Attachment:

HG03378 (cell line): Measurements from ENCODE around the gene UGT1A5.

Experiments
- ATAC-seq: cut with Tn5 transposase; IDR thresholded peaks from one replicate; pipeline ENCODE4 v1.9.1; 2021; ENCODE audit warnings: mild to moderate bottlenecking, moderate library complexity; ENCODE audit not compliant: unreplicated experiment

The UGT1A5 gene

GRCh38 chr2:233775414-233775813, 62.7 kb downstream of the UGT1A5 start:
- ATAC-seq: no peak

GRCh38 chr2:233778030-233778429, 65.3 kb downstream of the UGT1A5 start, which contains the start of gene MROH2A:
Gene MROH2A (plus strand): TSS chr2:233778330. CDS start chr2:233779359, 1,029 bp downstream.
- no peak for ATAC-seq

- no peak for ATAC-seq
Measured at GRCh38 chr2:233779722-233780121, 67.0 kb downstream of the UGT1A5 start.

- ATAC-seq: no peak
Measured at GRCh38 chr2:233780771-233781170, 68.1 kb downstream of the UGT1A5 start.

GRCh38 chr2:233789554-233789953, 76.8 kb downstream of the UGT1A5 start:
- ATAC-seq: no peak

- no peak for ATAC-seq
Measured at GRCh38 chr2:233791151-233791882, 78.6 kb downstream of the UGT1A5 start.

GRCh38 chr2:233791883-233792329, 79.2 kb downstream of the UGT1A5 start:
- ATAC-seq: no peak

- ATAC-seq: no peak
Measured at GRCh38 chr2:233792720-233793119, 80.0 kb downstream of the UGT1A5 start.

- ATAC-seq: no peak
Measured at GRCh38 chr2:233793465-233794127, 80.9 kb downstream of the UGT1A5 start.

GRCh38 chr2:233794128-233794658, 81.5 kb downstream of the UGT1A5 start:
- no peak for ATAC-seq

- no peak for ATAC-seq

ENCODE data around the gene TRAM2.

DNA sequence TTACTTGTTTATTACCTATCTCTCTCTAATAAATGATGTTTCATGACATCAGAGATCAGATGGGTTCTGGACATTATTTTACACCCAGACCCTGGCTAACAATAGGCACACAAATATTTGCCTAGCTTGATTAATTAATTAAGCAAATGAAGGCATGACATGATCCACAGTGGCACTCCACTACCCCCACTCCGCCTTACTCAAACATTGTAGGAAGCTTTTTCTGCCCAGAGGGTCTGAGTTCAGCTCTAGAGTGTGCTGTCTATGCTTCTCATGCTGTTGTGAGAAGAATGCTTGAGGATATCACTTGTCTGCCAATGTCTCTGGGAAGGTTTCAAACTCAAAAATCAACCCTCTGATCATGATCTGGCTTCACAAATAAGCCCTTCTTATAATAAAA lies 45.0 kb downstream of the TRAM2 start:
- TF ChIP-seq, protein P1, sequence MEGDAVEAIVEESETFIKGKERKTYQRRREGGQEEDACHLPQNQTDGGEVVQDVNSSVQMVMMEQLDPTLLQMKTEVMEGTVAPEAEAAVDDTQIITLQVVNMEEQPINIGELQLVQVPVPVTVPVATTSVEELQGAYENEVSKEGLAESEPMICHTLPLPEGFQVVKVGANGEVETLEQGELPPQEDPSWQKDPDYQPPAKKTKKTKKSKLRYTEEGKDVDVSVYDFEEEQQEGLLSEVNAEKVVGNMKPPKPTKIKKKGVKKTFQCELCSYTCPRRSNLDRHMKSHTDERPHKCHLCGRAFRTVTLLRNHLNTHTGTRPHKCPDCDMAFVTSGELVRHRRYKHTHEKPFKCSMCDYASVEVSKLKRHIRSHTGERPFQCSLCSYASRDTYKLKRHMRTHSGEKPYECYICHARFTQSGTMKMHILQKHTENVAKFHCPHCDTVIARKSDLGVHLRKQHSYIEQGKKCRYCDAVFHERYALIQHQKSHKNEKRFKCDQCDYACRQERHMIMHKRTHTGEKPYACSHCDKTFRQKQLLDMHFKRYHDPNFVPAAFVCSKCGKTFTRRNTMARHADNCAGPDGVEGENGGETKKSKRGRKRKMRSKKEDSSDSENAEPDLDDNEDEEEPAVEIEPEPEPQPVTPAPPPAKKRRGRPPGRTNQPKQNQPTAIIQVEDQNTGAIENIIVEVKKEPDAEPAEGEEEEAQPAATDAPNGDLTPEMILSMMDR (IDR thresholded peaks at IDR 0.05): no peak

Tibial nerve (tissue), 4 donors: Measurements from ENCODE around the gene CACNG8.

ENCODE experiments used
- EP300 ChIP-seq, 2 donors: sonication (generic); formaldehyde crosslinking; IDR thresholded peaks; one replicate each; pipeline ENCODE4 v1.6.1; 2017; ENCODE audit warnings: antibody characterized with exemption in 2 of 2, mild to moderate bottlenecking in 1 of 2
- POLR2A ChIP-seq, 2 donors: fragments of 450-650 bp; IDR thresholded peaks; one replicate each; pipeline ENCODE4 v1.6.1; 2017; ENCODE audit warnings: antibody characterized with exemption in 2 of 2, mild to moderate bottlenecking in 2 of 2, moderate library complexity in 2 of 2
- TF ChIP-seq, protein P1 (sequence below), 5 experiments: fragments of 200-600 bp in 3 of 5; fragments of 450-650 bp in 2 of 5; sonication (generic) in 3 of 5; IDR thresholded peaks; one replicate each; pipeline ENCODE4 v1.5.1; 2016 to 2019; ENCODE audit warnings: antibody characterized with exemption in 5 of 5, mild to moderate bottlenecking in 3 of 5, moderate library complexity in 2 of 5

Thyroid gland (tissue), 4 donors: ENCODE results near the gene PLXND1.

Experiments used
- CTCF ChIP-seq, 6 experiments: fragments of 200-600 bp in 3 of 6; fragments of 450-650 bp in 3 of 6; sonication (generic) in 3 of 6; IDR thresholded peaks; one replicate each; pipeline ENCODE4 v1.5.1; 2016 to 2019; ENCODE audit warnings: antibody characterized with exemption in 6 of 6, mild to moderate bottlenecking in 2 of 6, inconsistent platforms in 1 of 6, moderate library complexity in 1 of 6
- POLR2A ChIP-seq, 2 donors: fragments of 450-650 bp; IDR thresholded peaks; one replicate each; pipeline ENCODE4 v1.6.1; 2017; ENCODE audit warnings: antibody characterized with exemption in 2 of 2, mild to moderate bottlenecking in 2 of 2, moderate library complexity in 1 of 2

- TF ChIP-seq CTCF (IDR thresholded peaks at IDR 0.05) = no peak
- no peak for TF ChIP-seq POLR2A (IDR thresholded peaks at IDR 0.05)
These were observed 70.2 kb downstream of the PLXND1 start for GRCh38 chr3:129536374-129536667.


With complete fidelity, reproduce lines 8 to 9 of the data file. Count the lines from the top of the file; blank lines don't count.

Gene MROH2A (plus strand): TSS chr2:233778330. CDS start chr2:233779359, 1,029 bp downstream.
- no peak for ATAC-seq